1. It seems to me that the obvious 'fix' would be to write each episode more from the client's perspective than from the dolls. Presumably we can all relate to (some) of the clients desires. For example, that one guy who's wife died on the way to their dream home paying to have her brought back one day every year. That particular story was told as kind of a surprise ending style, but could have been told pretty effectively as a tear jerker by having the opening scene being of the guy waiting for his wife the first time. Although, I can't recall any show which asks it's audience to get emotionally attached to a new protagonist each week, unless we count the A-Team. :)

  2. You make a lot of good points, the show's premise has an ill thought out premise and it's bloody hard to watch people being in essence abused by the wealthy and powerful.

  3. But this is precisely why the focus mid-way through the first season shifted more to the supporting cast. And why the character of mind-wiped Echo became prominent in the second season. Those fixes worked enough for me to really enjoy the show.

    And I would disagree with the argument that Buffy abandoned the notion that vampires are not the same as they were when they were human. Aside from Angel, and later Spike who also got a soul, the show was consistent with that view… (which was in fact why Buffy could never love Spike before he got a soul).

  4. I disagree with the notion that nobody would want to be a doll. In fact, the show has laid out a perfectly valid rationale for why somebody would choose to be a doll: to avoid dealing with some sort of unpleasant situation. Also: to come out a member of the idle rich on the other side.

    You're right about the actual life of a doll not looking any fun, so I think your larger point stands–there's no real escapism here. But, you know, I've always viewed that as part of the point. The show has always seemed designed to be intentionally unsatisfying, to question the very notion of escapism. The dolls are basically expensive hookers, and you see that sort of thing romanticized all the time in television and movies, but the actual experience would probably not actually fit the fantasy; in real life, it would actually be better to prostitute yourself out for five years and come out on the other side not remembering any of it, five years older, but a lot richer. In the real world, you can't escape your life without paying a price. Mad Men plays with a similar theme more effectively. They're both, in different ways, fantasies that undermine their fantasy tropes.

    Of course, that sort of thing doesn't seem very conducive to making a hit network television show. And, well, here we are. It's a financial problem, but I don't really think it's an artistic problem.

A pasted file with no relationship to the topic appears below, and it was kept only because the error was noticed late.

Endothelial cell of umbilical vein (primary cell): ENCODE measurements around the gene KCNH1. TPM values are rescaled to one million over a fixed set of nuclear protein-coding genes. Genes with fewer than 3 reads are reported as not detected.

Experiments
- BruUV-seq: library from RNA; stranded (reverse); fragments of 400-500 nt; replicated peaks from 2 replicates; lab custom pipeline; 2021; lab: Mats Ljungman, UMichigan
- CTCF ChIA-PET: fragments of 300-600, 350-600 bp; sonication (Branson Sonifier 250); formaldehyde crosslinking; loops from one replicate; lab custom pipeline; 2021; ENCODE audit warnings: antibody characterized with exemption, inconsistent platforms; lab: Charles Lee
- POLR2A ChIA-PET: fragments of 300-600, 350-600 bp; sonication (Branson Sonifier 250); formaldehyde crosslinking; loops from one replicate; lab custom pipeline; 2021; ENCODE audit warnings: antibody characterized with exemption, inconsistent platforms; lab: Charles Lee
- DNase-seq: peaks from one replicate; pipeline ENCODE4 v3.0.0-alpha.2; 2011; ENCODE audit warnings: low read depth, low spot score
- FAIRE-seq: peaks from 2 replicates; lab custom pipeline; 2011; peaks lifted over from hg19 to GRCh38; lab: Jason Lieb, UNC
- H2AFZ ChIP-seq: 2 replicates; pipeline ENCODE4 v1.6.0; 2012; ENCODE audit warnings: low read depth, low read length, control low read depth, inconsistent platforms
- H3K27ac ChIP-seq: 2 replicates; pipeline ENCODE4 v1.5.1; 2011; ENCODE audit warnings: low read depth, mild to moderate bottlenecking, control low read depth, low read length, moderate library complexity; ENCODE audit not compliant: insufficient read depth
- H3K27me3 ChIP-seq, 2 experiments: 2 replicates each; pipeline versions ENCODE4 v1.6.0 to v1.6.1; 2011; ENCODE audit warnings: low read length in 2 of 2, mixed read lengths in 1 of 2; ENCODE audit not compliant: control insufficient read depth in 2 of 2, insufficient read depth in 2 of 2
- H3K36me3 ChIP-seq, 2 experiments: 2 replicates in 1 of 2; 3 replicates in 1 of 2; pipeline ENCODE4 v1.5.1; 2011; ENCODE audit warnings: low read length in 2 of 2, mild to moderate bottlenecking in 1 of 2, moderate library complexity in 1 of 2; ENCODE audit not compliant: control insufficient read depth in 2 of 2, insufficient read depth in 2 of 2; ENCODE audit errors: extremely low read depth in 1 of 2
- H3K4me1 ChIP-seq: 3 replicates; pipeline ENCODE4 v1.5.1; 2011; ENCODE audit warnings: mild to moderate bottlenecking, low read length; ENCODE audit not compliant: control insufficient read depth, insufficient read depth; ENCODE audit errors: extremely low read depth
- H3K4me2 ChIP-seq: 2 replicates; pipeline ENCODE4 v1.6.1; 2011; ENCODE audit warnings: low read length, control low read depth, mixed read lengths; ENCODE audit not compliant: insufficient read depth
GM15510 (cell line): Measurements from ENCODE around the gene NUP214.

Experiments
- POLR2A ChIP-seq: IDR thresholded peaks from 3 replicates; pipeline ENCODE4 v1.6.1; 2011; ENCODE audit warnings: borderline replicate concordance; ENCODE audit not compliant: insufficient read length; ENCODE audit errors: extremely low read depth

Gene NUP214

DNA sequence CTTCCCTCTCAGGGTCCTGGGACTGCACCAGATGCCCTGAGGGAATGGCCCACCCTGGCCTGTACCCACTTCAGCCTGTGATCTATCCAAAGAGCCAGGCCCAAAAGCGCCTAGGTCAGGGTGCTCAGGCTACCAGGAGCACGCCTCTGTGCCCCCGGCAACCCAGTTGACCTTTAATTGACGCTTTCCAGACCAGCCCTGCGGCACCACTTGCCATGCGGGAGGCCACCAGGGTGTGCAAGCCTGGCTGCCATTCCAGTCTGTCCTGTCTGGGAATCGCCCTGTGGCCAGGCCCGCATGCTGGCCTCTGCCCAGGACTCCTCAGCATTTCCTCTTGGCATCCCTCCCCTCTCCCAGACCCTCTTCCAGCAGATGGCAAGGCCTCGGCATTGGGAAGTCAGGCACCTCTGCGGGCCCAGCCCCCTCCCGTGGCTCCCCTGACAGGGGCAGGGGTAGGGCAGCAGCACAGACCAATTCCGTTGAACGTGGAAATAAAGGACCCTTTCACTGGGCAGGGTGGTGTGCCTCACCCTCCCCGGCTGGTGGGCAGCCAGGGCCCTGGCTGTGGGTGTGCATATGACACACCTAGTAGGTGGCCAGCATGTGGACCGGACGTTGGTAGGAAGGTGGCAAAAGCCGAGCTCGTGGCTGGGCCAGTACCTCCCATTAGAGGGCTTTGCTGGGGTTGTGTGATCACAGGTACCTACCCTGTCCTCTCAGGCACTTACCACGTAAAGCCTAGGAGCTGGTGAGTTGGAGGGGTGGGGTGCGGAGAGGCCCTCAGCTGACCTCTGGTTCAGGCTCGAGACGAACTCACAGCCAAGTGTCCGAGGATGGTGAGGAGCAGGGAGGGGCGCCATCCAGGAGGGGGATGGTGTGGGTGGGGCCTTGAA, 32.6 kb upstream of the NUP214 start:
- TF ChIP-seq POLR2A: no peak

• The show has always seemed designed to be intentionally unsatisfying, to question the very notion of escapism.

      Right, but if they don't have any scenarios under which this could be a fun/escapist experience, it makes it harder to get underneath the surface and question the premise. With Mad Men you do understand how this could be considered a cool era to live in, even though you also understand why the reality is different. By presenting an experience with no redeeming qualities to it, Dollhouse's message is that things that look really bad are, in fact, really bad.

  5. the show has shown many different reasons why people would want to be a doll –
    and almost all hinge on the temptation/ need to escape from or erase some part of their life or self.

    we have yet to see a SINGLE doll that's in it for the fun.

    what show are you watching???

    • The characters' motivations for becoming dolls doesn't really concern me here; it's whether the experience has real-world resonance. I feel like when I see an experience that involves complete erasure of one's own self and has no attractive qualities, even deceptively attractive ones, there's not much that the viewer can do beyond disapproving in a detatched sort of way.

      It's not whether they want to be dolls, any more than it's whether vampires wanted to become vampires. It's whether the "bad" life has some aspect that would seem attractive to us on some level. If it's just about becoming a zombie for five years, it's about as remote from our own experience as, well, being a zombie; and there's a reason why zombes don't usually figure as important characters in their own movies.

      • That's valid as far as it goes, it doesn't concern the premise of the show, and i appreciate the clarification –
        it's certainly interesting.

        But the better question surely is, Given the opportunity, which if us would become clients??